Mid-Century Modern House Tour

Explore the definitive West Coast Modern style


Saturday, September 20th 2014 1pm – 5pm


Thank you to everyone who attended the 2014 tour! We had a very successful day and look forward to the next one. Check back for details of future tours in early 2015.

Are you interested in taking a VHF house tour but not sure what to expect? Read our First Timer’s Guide to House Tours here.

Do you or someone you know live in a house that may be a good fit for one of our tours? We are continually searching for great examples of heritage or character, mid-century modern design, sympathetic lane homes behind heritage homes, or renovated Vancouver Specials to open on our tours. If you’d like to know more, or have your home considered for inclusion on a future tour, contact us 604 264 9642 or by email.

The Mid-Century Modern House Tour is both a bus and self-guided tour. Five mid-century modern houses will be open to ticket holders who have the opportunity of visiting them from 1-5pm.

The 2014 tour included a 1947 Ned Pratt designed home recognized as an A on the Vancouver Heritage Register. Pratt was instrumental in the early stages of the Modernist movement in Vancouver and the Saba Residence is a prime example of the Mid-Century integration of outdoor and indoor space. The Saba Residence is also one of the first in BC to utilize post and beam construction, a revolutionary construction method at the time.

We also visited one of the West Coast’s premier examples of mid-century architecture in the Downs Residence. Built in 1959 by Vancouver architect Barry Downs for his own family, this home has been featured in Western Homes & Living, and is the setting for one of Selwyn Pullan’s more recognizable images. This modest home is the epitome of unpretentious, family living in mid-century Vancouver and was selected for the Massey Medal Exhibition in 1961. When originally built much of the furniture was also designed by Mr. Downs, and many of the original fixtures still remain. With an impressive use of natural light and space, this remarkable home has a distinct relationship with the landscape, where native species were strategically planted where they would grow naturally.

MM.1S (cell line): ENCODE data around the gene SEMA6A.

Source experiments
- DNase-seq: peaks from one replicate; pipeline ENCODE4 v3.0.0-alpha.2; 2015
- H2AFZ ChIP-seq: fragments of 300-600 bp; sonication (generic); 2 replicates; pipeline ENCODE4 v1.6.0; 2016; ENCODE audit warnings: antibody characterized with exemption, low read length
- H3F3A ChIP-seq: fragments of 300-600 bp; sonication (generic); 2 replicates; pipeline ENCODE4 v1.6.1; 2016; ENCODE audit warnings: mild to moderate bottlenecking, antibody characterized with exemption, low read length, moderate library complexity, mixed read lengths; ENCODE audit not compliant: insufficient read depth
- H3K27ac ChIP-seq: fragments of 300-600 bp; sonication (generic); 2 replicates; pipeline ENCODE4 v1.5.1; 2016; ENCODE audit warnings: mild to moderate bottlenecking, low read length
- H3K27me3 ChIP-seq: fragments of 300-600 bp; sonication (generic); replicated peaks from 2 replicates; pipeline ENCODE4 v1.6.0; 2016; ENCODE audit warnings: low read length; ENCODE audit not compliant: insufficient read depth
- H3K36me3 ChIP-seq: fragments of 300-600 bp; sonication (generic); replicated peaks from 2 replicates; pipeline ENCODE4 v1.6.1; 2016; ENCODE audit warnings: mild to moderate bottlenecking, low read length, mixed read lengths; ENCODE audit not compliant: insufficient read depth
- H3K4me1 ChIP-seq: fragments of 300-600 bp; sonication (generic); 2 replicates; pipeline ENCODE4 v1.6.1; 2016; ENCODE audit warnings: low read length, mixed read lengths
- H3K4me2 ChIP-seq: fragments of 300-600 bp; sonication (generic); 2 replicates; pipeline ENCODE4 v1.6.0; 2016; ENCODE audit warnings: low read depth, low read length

Beyond the impressive architecture, mid-century landscaping played a significant role in the design of these homes. Internationally renowned landscape architect Cornelia Hahn Oberlander has been responsible for several projects around Vancouver including Robson Square. We were able to visit her second commission in Vancouver which still features all the original design elements. The only change to her original plan is a carp pond that replaced a patch of lawn.

After the tour Ticket holders enjoyed a post-tour wine and cheese reception, with a talk by UBC SALA Associate Professor Sherry McKay about the history of Modernism in Vancouver, held at the Vancouver Maritime Museum. Designed by CBK Van Norman & Associates, the Maritime Museum is a wonderful example of mid-century A-frame construction.

"Less is More", the phrase coined by the German designer Mies van der Rohe, aptly describes the Modern Movement that began in Europe in the 1920s and 1930s. Modernist designs were without historical precedent, they used new materials and technologies, and they conformed to a social ideal.

Vancouver developed an adaptation of the modern aesthetic known as West Coast Regional Style. Local designers used post-and-beam construction, stepped flat roofs with clerestory windows and wide expanses of glass that integrated the house with the natural setting.

Professional Development Credits: The Mid-Century Modern Tour qualifies for 3 Non-Core LUs granted by the Architectural Institute of British Columbia.

Mid-Century Modern Articles

A Lesson in Zoned Architectural Protection from Ottawa - Globe and Mail

At 93, Cornelia Hahn Oberlander is still one of Canada's most beloved landscape architects - Globe and Mail


Check out previous Mid-Century Modern tour brochures here:

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